https://dyernews.com/honeydue-review/ Honeydue is a personal finance app designed for couples. In this video, we’ll highlight some of the features Honeydue has to offer and how it can help you and your significant other manage your money together.
Getting Started with Honeydue
If you’ve tried out other personal finance apps before, you know that it does take a while to get your accounts connected and have everything set up. Honeydue is no different in that aspect, although the process was pretty painless in my case — I was able to select my bank, enter my information, and have the app pull the appropriate data. As you add accounts, you can also label them as personal or joint accounts. Finally you can select from a number of privacy settings, allowing your partner to see everything, balances only, or completely hide an account’s info from them.
One extra step you’ll want to take with Honeydue in order for it to function as intended is to add your significant other to the account. This is done by entering their e-mail address and inviting them to join you. The app does recommend that you make your profile picture a photo of you before inviting your loved one, just so they know it’s really you when they get the e-mail. Once both of you are set up, you’re ready to explore the rest of the app.
The first page you’ll encounter on Honeydue is called Balances. As that name implies, this is where you can get an at-a-glance overview of all your different bank and credit card accounts. You also have the choice of viewing all of your accounts, just those you’ve labeled as “mine,” or just those you’ve labeled as “joint.” Tapping on any one account will also let you browse recent transactions.
Viewing your transaction activity is actually the first place where Honeydue sets itself apart. See, in addition to the ability to re-categorize any transaction, you can also label them with emojis or make additional notes. Assuming you’ve selected the correct option in your notification settings (more on that later), your partner will then be alerted to your notes or reactions and can respond accordingly.
By selecting a single transaction, you’ll also be provided with a few more selections. The first option is to share the expense with your partner, which is another feature we’ll get into a minute. Here you’ll also have the choice to add a bill reminder. Tapping that option will then allow you to choose a frequency option (monthly, weekly, one time only), who the reminder should go to, and when you’d like your notification to be sent.
Given how much you can do from the Balances section, Activity may seem a bit redundant. In actuality it’s really just a question of how you like your transactions to be organized. While Balance displays your spending for each account, Activity breaks it down by category. It also includes a color-coded circle chart, providing you a visual look at what categories you spend the most on. Other than that, the functionality is similar to Balances: tap a category to see transactions and add reactions, tap that transaction to share expense or set-up a reminder.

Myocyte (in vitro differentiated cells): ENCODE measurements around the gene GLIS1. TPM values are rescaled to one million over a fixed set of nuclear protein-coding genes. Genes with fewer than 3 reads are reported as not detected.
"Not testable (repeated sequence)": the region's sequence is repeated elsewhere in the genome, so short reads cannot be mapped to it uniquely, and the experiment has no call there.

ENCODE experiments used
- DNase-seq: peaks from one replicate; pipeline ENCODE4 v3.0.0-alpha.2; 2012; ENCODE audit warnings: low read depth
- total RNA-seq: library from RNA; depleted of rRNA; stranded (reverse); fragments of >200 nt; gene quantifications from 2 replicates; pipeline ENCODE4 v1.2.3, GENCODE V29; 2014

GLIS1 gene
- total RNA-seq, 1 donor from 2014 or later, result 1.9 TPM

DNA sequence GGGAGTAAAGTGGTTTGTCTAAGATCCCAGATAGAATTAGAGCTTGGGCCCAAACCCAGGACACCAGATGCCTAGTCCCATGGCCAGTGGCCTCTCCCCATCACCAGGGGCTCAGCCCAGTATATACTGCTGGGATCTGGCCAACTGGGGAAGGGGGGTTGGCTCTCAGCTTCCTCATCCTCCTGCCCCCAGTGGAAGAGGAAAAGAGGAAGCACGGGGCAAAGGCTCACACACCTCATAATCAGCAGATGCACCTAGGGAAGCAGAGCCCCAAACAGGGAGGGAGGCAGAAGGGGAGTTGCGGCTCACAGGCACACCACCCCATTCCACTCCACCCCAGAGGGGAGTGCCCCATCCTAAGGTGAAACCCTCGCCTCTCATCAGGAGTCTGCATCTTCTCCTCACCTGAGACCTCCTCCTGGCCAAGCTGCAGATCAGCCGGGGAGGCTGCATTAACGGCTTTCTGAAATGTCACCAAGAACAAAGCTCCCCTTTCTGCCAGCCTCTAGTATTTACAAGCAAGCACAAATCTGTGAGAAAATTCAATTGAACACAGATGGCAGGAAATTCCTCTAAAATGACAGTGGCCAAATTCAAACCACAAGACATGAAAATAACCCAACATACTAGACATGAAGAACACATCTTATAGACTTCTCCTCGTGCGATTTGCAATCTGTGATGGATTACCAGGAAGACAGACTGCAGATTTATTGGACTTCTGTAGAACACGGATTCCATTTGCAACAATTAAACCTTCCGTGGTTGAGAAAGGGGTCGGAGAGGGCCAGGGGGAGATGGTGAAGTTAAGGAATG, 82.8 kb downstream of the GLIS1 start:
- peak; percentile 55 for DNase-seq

As you set up bill reminders, they’ll appear in this section in both a calendar view and as a list. Naturally you can also add reminders from this section. Lastly, from the list view, you can edit upcoming reminders, mark them as paid, or select to skip a reminder until the next due date.
The final section simply titled “More” is actually home to a number of features. The first tab you’ll come across in More is a list of notifications. Speaking of notifications, you can also tap the gear icon in the top right and then select Notification Settings to adjust what types of transactions and updates push through to your phone.
Next to the notifications tab is “Your Banks,” where you can view what banks you’ve linked to your account. Incidentally this tab can come in handy as one of my accounts was recently unlinked for some reason. To repair it, all I had to do was tap and reenter my info — easy as pie.
Perhaps the most interesting section of More is the Split Expenses tab. Here you’ll see a list of transactions that you or your partner have labeled to split and also has the option to post more unpaid debts. This section will keep a running tally of who owes who and provide an overall balance. Should you choose to “settle up” this balance, you can then launch either Venmo or PayPal to do so. Sadly these options don’t really integrate with Honeydue, so you’re really on your own to send the money and then just “mark as paid” when you get back to the app.
For more money management product reviews make sure to visit https://dyernews.com/category/reviews/money-management-reviews/
and for all my personal finance app reviews https://www.youtube.com/playlist?list=PLFfM5Lf816alBbvzGubm4OJskddfxTtCZ
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